So, as part of the full time MA LIS students have the opportunity to do a two week work experience placement in January. UCL provides a list of previous placements or you can choose your own place. Given that I’m currently dithering between several different disciplines or field or librarianship I thought that this was quite a difficult decision. Nonetheless, as all my experience is in academic libraries I was determined to try something new. I should point out here that UCL encourage to try something outside of your particular understanding just to broaden your experience a little so it wasn’t entirely me being gung-ho! Anyway, the House of Commons Library was on the list and I decided that it might be an interesting place to check out – I like that fact that it’s kind of like a law library, but is also fairly specialist, so it gives you a good overview of a different service.
I thought this picture conveyed quite well how broad-ranging the effect of the House of Commons Library is.
Before I even got to the placement I was impressed with it – I was emailed a programme in advance and was asked if there was anything in particular that I would like to do. I found having a programme in advance really helpful as it gave me an idea of what to expect and showed me the variety of things I could experience. Some of my friends on the course didn’t get a programme and I know they wished that they had. When I started on the Monday I had to get a security pass (I’d had to apply for clearance months previously) and then I started in the cataloguing department. I was set up on my own computer, shown around, and given a local cataloguing policy document to start on some cataloguing. Now if you’ve read my previous post you’ll know that I wasn’t originally a big fan of cataloguing, but the House of Commons really helped with this. They use an internal thesaurus (so much better than LCSH) and use what Anne Welsh describes as an ‘agile’ cataloguing system. This meant that there was very little use of AACR2 or MARC, which made it quite simple to use. Phew! I met with Dora, the Head of Reference Services, who had organised my programme, the first day; was bought lunch and tea and generally felt reassured that I was going to enjoy the placement after all!
How can you not love being where people buy you tea?!
The rest of that week was spent in a large variety of places, including visits to the House of Lords Library, Reference Services, Enquiries and the Members’ Centre, and an introduction to binding processes. When I wasn’t visiting other sections I was in cataloguing, putting either books or electronic documents onto the system. It’s amazing how much more satisfying cataloguing is when you’re actually creating real records from scratch, and you know that it will stay on the system as a kind of legacy. That may sound strange, but it’s how I feel! Anyway, the point is that I wasn’t exactly stuck for things to do in my first week, and I settled in surprisingly quickly. Everyone was really friendly to me and I got the opportunity to have a quick chat with most of the departments within LRS (Library Resources Section).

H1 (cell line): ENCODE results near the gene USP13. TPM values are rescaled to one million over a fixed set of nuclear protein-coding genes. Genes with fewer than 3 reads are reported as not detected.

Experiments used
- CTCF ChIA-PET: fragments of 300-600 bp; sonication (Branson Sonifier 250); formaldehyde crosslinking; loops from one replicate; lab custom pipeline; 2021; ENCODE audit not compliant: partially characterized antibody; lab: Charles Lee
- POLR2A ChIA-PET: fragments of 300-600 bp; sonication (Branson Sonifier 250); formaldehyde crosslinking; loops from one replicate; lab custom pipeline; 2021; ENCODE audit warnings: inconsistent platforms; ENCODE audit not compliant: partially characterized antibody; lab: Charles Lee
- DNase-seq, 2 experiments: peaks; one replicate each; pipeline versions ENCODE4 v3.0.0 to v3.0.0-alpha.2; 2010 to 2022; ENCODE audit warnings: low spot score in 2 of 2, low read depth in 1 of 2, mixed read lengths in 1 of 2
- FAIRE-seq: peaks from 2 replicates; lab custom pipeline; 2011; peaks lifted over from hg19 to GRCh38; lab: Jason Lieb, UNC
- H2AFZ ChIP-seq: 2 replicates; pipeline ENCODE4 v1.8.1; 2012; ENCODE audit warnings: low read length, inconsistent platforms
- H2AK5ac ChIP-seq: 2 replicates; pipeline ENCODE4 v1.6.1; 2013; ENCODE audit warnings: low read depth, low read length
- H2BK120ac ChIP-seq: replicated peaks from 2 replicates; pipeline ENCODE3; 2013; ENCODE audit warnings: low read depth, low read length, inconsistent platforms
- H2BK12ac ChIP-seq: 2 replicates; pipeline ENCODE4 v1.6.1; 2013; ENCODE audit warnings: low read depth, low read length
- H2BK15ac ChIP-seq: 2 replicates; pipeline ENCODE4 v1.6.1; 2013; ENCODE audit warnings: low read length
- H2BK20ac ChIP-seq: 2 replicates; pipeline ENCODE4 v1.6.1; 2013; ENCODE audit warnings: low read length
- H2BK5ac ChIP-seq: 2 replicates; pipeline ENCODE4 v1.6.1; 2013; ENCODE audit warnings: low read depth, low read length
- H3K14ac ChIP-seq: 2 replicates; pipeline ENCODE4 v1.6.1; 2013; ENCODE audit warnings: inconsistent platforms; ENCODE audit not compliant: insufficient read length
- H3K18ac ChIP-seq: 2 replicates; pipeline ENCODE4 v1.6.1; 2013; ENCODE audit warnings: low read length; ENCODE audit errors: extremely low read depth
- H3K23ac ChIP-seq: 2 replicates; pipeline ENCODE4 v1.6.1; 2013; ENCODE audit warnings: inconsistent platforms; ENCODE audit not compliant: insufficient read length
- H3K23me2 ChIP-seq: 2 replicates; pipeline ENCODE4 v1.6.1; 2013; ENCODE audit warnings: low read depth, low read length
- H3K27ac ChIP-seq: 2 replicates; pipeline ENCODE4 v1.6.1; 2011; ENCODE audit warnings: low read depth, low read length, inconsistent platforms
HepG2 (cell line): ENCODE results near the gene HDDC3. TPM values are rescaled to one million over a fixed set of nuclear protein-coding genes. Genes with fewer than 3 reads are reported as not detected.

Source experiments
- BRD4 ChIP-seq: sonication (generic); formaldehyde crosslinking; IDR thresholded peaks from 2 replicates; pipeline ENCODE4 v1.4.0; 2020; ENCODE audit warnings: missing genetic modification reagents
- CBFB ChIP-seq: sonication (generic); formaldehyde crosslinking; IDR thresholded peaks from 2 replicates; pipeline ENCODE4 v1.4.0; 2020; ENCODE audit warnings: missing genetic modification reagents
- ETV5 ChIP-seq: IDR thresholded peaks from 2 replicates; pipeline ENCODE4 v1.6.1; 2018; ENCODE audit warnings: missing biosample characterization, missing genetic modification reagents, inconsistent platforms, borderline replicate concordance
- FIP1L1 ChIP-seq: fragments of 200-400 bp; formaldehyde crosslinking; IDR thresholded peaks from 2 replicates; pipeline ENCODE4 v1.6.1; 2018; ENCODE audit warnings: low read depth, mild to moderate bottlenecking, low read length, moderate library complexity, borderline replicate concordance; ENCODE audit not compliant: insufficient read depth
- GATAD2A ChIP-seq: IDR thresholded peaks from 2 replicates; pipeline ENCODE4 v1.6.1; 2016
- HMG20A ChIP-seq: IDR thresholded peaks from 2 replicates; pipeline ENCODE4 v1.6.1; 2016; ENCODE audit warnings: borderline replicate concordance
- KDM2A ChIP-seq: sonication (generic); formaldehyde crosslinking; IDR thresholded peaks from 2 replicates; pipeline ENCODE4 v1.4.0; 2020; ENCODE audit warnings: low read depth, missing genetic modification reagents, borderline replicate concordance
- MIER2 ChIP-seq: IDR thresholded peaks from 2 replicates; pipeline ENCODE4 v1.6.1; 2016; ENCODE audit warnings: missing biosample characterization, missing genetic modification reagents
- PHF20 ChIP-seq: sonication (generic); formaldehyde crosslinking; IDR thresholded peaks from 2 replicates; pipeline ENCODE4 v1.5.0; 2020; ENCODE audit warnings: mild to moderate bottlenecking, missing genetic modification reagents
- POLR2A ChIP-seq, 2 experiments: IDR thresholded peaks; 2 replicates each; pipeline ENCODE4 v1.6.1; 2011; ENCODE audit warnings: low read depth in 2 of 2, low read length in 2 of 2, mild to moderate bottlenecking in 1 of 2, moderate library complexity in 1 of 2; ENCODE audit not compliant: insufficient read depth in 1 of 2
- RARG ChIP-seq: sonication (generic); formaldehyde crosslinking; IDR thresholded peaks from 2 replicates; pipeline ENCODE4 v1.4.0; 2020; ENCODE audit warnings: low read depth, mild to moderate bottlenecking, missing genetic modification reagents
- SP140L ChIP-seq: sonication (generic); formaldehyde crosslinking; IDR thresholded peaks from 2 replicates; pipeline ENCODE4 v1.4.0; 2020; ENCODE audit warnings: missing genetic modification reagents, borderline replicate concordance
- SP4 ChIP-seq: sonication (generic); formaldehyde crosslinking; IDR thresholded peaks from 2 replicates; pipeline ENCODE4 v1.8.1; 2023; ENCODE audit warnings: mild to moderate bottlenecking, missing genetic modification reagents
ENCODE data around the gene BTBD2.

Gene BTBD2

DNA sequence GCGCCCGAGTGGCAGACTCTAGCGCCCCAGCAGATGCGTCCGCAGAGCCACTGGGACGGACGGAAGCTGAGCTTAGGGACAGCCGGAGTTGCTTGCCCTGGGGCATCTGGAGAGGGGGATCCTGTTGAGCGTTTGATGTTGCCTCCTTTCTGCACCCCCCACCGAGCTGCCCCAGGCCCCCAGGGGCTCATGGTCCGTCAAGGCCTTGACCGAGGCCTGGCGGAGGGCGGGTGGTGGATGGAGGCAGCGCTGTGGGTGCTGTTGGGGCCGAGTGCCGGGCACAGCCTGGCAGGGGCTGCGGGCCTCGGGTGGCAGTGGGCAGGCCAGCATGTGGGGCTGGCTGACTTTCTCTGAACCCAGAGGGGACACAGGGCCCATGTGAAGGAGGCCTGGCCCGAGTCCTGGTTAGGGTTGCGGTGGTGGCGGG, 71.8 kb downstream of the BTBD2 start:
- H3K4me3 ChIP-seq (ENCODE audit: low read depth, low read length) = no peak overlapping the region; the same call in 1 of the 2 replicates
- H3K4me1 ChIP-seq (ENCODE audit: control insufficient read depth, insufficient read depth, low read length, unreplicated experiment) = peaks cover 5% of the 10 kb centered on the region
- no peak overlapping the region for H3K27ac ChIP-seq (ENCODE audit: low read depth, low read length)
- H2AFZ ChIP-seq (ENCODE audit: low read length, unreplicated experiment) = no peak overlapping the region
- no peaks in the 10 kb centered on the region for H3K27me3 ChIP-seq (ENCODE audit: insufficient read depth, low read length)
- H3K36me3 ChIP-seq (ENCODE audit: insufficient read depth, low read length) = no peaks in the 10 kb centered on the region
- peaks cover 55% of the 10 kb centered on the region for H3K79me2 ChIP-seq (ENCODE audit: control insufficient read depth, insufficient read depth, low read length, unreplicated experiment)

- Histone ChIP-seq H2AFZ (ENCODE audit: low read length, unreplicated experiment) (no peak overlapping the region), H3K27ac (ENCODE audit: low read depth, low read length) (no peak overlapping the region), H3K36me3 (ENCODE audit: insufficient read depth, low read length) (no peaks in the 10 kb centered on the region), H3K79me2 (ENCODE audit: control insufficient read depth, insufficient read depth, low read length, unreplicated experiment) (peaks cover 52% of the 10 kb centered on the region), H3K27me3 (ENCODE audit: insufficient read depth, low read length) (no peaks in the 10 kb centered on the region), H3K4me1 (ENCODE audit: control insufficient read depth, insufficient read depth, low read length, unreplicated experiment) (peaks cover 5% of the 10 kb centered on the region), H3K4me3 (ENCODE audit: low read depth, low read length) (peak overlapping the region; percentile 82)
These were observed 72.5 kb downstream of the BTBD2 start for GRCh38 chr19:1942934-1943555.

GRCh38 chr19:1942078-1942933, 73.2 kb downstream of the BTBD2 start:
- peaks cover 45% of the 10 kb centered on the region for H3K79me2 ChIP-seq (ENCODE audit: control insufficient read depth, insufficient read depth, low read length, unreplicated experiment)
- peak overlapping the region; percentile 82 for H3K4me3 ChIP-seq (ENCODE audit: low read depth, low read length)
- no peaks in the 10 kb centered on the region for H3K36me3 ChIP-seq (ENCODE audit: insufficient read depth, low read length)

Of course, another big plus of the week was that I got to go around the Members’ Library, which, as you may have guessed from the name, is for Members of Parliament only. Of course Library staff are allowed in there, but no other staff members! It was really nice, with lovely big rooms, towering shelves and lots of cosy looking chairs. I have to confess though that I thought the House of Lords Library was a tiny bit better – mainly because it had original bound copies of The Times from the 1800’s which I loved! The ladders up to the shelves were a bit scary though – the staff have to have training from a former fireman to be able to use them!
The House of Lords Library
Anyway, on my second week I was based in IADS (International Affairs and Defence Section) which is one of the many research sections. One of the reasons I found the Library so fascinating was because of this research culture. Coming from an academic library background, I’m accustomed to users finding everything on their own. Not so here. Research sections exist to provide debate packs, brief summaries, current awareness bulletins, and answers to in depth queries. Quite frankly, the amount of knowledge floating around in there is incredible, not to mention a little intimidating! While I was there I had the opportunity to do some indexing which meant trying to get used to a whole new indexing tool; it was fun but also quite challenging. I also did some weeding, attended some meetings and tried to ‘match up’ the various stages of legislation for collation on a database – that was incredibly complicated, but also quite satisfying when I succeeded!
During my second week I also visited the Parliamentary Archives, Preservation and Conservation, the off-site storage facility, the Indexing Section (who index every Hansard – it’s an incredible amount of work) and sat in on several meetings and talks. All in all, I would say that it was far from lacking! I loved the variety of experiences which I got on the placement, in addition to being able to both learn new skills and practice old ones. I also really loved that Dora met with me three times during my two weeks to ensure that the placement was going well and to get my feedback. I genuinely felt valued as a member of staff, and would highly recommend the placement to everyone.